Allister MacGillivray


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Allister MacGillivray: renowned songwriter, guitarist, record producer, folklorist and author from the Island of Cape Breton in the province of Nova Scotia, in eastern Canada.

He was born and raised in the coal-mining/fishing town of Glace Bay. His grandparents on the MacGillivray side were Gaelic-speaking, and various cousins played violin, guitar or accordion at weekly family-music-sessions -- before the intrusion of television.

A child performer from the age of seven, he met many of the stars of Cape Breton's musical community while touring variety shows. In addition to this exposure to traditional and popular music, he was recruited by boy choirs, and studied and sang Gregorian chant.

Allister became enthralled with British and American folk-music at the age of thirteen, and from then on performed only with folk-oriented bands.

During his university years, he worked and recorded in Kansas City, Missouri, with a group from The Dutch East Indies.

Following graduation from St. F.X U. in Antigonish, he toured two years with a trio headed by Cape Breton folksinger John Allan Cameron. Besides its own dedicated following, the group opened for Anne Murray and The Irish Rovers, bringing the house down in a 1970 appearance at "The Grand Ole Opry" in Nashville, Tennessee.

On "Ceilidh", Cameron's Canadian national television program, Allister served as guitarist and musical director.

During the mid seventies, Allister performed as a full-time guitarist with the Irish/Newfoundland group Ryan's Fancy, which toured Canada and Ireland.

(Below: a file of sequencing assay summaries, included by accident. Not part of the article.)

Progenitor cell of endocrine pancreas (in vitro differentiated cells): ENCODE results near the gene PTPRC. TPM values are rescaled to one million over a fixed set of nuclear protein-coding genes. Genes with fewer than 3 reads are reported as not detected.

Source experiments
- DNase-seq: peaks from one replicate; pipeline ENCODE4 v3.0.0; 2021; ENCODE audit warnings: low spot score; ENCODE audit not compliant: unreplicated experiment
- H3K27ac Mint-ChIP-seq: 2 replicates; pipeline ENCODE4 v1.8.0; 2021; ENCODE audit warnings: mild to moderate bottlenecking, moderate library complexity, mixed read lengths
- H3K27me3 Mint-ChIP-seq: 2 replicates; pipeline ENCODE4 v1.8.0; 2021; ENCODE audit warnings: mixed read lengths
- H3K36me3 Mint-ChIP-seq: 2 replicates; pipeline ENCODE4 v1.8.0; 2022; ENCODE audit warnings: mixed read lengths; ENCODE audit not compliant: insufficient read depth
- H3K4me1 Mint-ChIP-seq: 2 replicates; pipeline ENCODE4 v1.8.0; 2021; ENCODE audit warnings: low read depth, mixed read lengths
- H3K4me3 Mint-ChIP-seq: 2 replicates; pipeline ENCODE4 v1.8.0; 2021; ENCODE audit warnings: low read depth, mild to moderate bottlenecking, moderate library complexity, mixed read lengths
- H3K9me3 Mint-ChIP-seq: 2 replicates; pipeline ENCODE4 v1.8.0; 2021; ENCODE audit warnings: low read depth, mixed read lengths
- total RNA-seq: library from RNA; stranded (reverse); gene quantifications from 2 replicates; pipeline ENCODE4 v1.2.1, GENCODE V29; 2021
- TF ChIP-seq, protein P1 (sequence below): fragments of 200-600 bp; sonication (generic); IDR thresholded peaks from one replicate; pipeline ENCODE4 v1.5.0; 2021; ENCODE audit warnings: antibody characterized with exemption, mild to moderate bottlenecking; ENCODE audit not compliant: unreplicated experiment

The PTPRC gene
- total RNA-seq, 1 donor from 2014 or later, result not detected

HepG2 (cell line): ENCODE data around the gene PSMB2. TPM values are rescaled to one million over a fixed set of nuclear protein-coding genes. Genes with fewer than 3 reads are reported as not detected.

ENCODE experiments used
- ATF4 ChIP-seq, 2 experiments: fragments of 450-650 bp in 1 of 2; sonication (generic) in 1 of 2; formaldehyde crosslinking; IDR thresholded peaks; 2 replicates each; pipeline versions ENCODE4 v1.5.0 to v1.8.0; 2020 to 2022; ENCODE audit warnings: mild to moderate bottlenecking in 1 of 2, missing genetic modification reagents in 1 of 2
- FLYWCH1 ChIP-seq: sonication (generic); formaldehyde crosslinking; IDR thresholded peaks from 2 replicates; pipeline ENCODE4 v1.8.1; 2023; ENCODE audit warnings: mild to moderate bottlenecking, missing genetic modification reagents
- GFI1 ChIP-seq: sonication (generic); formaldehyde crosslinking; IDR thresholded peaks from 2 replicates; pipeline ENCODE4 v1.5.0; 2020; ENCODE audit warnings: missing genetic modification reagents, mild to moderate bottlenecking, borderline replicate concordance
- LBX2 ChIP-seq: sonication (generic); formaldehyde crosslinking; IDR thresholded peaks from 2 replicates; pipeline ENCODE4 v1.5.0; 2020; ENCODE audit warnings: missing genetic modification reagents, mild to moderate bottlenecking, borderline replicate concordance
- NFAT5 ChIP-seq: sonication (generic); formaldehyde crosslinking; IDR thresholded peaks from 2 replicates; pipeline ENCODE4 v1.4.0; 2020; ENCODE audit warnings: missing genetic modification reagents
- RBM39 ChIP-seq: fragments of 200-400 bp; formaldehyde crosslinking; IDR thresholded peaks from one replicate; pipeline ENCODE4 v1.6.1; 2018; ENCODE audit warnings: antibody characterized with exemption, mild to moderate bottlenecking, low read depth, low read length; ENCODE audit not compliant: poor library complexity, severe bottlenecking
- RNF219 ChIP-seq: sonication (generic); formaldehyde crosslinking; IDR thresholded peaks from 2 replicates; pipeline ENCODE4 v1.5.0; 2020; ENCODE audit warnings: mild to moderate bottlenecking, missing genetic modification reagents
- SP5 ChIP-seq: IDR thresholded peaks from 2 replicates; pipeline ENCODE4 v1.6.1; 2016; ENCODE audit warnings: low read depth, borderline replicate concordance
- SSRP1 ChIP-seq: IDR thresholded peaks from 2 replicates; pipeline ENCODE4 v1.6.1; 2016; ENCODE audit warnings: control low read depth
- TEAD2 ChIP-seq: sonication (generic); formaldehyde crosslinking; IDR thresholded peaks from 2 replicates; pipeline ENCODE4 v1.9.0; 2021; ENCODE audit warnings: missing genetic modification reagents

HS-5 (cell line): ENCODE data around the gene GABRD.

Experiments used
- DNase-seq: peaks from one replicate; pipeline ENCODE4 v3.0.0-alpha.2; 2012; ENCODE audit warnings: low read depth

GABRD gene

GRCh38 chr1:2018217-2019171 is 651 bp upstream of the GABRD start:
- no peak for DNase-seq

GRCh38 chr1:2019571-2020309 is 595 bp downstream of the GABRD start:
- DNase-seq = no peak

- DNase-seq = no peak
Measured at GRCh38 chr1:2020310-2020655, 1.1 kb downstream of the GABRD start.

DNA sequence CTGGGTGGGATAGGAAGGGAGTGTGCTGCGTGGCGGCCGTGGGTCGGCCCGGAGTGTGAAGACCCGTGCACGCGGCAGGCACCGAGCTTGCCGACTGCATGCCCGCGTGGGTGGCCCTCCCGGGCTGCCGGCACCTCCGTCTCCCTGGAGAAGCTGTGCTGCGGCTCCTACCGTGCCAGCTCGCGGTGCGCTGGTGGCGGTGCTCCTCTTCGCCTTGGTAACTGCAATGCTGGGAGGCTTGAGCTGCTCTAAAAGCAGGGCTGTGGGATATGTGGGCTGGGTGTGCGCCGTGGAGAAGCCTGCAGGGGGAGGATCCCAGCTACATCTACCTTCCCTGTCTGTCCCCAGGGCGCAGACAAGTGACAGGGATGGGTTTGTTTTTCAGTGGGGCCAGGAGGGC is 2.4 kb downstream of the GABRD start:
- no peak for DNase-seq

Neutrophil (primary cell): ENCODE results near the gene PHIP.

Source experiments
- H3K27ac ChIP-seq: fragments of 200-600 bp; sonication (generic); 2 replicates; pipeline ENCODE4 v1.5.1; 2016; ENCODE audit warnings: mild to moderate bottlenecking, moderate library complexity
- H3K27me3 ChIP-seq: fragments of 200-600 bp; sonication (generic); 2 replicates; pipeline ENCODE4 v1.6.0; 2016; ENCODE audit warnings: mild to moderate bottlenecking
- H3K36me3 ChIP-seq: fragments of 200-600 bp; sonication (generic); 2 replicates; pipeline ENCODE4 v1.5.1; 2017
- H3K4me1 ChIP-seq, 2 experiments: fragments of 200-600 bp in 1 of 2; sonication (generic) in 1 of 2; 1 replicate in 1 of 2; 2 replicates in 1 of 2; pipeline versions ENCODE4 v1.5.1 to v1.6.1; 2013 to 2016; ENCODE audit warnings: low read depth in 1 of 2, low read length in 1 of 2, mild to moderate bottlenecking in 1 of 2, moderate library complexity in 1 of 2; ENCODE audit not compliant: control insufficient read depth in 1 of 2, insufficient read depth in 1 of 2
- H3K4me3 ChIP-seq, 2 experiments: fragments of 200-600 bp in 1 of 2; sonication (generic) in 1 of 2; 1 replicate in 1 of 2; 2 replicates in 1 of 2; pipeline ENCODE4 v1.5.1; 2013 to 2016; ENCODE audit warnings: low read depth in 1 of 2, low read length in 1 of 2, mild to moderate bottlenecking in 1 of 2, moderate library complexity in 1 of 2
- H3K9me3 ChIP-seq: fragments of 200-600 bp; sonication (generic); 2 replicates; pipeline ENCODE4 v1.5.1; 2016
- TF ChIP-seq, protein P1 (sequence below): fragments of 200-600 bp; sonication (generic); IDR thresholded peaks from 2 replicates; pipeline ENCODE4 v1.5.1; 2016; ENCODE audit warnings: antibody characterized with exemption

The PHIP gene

He recorded and co-produced several albums with this trio, and again was musical director on both regional and national television programs.

At this point his songwriting career began to blossom. Ryan's Fancy recorded Allister's "Sea People", "Tie Me Down" and "Coal Town Road", and the group featured "Song For The Mira" during many of their live performances.

A particular highlight of Allister's performing career was accompanying Irish superstars Tommy Makem & Liam Clancy, in television series and several extended tours of the eastern United States and Canada.

Allister left "the road" around 1980, choosing to settle in rural Cape Breton to concentrate on an eclectic career of songwriting, composing and documenting the Cape Breton experience.

During the last several years, Allister has worked as researcher and artistic director on a series of short films on the Cape Breton style of traditional Scottish fiddling (see the Highland Legacy DVD), and continued his intuitive songwriting.

Among the recent honors he received:

  1. The province of Nova Scotia "for the gift of music and promoting Celtic culture"

  2. The Cape Breton Tourist Association "for writing beautiful songs which promote the traditions, the culture and the heritage of Cape Breton".

  3. Official Bard of Clan MacGillivray, Canada

  4. Honorary Doctorate of Letters from The University College of Cape Breton, May 1997

Today, Allister MacGillivray lives and works on Cape Breton Island with his wife, Beverly, and two children (Ciarán & Fiona of the Celtic band, THE COTTARS).

Click here for Cypress
arrangements of
Allister’s songs.